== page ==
I heard about this yesterday via an article on Slate. Cody's shutting down makes me sad, not because it typefies the demise of the independent bookseller (Berkeley's coddling of independent merchants is something that I've always had mixed feelings about), but because I spent a lot of time at Cody's during my eight-minus-one years in Berkeley and I have a lot of warm fuzzy memories associated with the place.
I won't try to catalogue, or even put together a representative sample, of my Cody's experiences. Suffice it to say that on the many, many nights when I would wander aimlessly around Berkeley in search of adventure, I would inevitably end up at Cody's, perusing the impressive and bizarre collection of alternative magazines, looking through the table of the latest socially responsible nonfiction titles, and browsing through the heavily over-categorized shelves. Cody's had a great bookstore atmosphere, with its hip patrons observing reverent library silence as they read books without buying them. The staff, as with most independent booksellers, knew a lot about books. I wouldn't have to spell "Neuromancer" four times if I were asking a Cody's staffmember where to find it (as I once had to do at Barnes & Noble). I introduced Meli to Cody's rather early in our relationship, so a lot of my positive associations with the doomed bookstore involve her as well.
Without being too dramatic, I'd like to claim that one of my life's major defining moments happened inside Cody's: I was in Cody's when I decided to apply to law school. It was my last semester in college, and I had been tossing the law school idea around for for a while without taking it too seriously, when one night (during one of my aforementioned aimless wanders), I went into Cody's, picked up an LSAT book, and did a few of the problems in my head. The fact that I got most of them right transformed the notion of law school from simply a decent idea into something I could actually do. It was at that point that I really got serious about pursuing the Dark Arts, and now here I am, blogging when I should be lawyering. Could this moment have happened at Border's or Barnes & Noble? Of course. But it happened at Cody's, and that's how I remember it.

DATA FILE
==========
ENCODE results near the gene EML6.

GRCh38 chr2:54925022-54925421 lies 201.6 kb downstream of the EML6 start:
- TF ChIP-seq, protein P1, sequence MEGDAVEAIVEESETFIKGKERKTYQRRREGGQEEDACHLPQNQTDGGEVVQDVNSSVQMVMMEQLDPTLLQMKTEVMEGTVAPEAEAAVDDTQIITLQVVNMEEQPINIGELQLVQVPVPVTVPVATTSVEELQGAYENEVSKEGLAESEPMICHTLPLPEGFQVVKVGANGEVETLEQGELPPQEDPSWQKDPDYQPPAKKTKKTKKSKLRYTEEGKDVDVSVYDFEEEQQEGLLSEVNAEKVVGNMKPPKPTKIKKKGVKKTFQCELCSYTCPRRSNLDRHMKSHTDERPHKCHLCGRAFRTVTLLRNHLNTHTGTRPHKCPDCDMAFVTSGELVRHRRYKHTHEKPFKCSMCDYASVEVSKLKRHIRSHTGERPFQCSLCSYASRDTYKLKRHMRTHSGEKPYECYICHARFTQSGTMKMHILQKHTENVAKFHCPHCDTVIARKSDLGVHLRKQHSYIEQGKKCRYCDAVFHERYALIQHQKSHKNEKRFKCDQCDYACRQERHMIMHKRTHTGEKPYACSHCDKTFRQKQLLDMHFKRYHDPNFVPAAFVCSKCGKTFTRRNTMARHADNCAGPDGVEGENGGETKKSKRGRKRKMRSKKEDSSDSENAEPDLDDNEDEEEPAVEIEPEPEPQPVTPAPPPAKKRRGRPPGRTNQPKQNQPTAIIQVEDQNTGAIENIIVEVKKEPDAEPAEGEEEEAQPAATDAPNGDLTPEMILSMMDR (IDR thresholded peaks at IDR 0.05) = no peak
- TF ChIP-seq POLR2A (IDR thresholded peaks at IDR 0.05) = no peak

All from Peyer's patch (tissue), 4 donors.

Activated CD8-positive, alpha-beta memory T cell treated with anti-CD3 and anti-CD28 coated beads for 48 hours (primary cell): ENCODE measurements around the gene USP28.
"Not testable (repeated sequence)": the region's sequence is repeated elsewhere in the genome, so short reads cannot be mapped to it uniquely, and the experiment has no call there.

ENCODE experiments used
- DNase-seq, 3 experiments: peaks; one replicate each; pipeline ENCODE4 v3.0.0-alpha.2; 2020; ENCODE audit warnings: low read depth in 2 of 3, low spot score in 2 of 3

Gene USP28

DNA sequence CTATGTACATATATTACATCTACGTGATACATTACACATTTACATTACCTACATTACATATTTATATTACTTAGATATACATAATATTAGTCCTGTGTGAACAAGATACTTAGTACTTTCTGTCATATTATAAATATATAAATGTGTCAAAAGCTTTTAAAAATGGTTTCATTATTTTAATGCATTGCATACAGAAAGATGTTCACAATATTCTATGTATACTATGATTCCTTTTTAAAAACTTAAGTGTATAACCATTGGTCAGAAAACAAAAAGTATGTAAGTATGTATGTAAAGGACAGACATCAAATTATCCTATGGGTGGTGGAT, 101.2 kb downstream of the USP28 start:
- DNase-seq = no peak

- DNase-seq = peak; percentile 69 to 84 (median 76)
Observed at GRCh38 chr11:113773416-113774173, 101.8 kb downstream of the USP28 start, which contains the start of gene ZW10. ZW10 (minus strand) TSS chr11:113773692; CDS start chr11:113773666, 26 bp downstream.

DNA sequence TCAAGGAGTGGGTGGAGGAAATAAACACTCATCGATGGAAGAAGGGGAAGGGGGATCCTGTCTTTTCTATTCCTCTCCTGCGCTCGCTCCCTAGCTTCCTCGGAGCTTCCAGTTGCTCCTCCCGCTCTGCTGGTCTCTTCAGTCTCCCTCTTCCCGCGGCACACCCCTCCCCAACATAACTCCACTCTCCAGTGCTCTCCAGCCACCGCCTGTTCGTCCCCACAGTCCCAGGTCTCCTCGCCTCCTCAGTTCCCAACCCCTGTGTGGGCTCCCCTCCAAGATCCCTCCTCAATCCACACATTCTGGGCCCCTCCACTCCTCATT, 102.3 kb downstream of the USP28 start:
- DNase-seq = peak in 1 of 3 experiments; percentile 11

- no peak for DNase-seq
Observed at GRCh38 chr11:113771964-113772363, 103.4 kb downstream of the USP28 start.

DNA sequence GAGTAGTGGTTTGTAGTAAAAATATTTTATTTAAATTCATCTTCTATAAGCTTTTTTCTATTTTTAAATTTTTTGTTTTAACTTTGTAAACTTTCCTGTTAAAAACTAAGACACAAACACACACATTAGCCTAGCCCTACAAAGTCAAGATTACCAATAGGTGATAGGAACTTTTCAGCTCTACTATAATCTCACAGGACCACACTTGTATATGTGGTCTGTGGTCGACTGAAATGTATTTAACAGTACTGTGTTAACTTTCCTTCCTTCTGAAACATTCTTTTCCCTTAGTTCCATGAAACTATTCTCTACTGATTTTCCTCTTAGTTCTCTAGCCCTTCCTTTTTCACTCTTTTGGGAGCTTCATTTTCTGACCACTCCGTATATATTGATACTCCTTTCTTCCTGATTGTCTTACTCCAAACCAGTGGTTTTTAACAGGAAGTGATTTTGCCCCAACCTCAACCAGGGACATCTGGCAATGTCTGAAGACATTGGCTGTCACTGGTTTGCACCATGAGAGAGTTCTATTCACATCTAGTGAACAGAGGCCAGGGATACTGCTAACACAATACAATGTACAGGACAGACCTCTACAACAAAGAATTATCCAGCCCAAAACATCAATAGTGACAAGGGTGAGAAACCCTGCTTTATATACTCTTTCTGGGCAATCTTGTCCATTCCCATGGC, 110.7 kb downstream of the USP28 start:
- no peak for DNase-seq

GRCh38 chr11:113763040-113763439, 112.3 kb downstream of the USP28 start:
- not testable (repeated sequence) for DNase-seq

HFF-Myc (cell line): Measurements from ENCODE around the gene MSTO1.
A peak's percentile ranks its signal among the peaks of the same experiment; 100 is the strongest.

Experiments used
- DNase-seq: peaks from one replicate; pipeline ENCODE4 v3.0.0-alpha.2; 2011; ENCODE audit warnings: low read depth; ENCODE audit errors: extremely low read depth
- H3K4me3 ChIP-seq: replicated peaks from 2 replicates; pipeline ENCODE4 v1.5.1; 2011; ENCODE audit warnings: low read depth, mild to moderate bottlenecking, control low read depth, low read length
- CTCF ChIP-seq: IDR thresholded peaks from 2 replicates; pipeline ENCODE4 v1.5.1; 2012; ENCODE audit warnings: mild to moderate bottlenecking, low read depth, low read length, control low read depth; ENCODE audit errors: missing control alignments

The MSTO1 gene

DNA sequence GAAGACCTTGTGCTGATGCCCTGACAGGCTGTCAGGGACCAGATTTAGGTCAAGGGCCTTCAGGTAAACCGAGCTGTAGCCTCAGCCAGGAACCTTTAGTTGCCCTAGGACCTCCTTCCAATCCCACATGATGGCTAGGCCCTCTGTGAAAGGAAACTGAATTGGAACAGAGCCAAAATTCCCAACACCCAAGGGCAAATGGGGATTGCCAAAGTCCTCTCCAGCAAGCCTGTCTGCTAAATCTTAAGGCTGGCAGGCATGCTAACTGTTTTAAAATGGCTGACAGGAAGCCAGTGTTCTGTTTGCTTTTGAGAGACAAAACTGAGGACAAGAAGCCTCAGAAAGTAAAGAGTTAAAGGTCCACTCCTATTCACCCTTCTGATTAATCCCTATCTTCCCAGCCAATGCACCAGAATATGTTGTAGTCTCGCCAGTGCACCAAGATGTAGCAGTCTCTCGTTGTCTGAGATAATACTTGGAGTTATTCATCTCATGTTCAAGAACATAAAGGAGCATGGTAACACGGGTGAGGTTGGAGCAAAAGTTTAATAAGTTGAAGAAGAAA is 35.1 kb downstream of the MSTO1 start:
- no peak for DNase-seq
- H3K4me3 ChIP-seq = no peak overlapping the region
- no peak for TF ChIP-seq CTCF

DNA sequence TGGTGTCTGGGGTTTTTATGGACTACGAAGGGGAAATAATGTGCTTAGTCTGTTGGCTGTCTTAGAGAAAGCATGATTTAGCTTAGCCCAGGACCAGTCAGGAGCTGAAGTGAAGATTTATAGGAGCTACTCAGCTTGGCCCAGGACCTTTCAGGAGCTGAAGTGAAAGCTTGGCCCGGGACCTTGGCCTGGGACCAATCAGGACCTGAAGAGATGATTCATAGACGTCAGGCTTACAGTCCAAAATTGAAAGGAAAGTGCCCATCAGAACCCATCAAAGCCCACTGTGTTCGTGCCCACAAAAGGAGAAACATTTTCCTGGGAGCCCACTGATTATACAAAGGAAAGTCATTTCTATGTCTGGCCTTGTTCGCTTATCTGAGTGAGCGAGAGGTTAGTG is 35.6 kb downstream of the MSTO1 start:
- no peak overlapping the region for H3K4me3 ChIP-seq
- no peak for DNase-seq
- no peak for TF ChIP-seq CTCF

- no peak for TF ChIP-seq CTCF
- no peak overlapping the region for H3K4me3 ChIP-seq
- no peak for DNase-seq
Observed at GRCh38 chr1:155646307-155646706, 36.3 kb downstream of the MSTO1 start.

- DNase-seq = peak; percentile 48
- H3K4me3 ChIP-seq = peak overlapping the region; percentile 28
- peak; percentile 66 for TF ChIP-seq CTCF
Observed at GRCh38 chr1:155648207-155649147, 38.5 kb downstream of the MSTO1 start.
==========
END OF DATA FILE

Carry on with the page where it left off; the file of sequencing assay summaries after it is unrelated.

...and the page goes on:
It'll be sad to visit Berkeley and not go to Cody's. Its prominent location at the corner of Haste and Telegraph will make its absence conspicuous, regardless of what replaces it (whether it's a chain bookstore, some other commercial venture, or -- God willing -- student housing). But I'm glad that it was around long enough to be part of my life in Berkeley.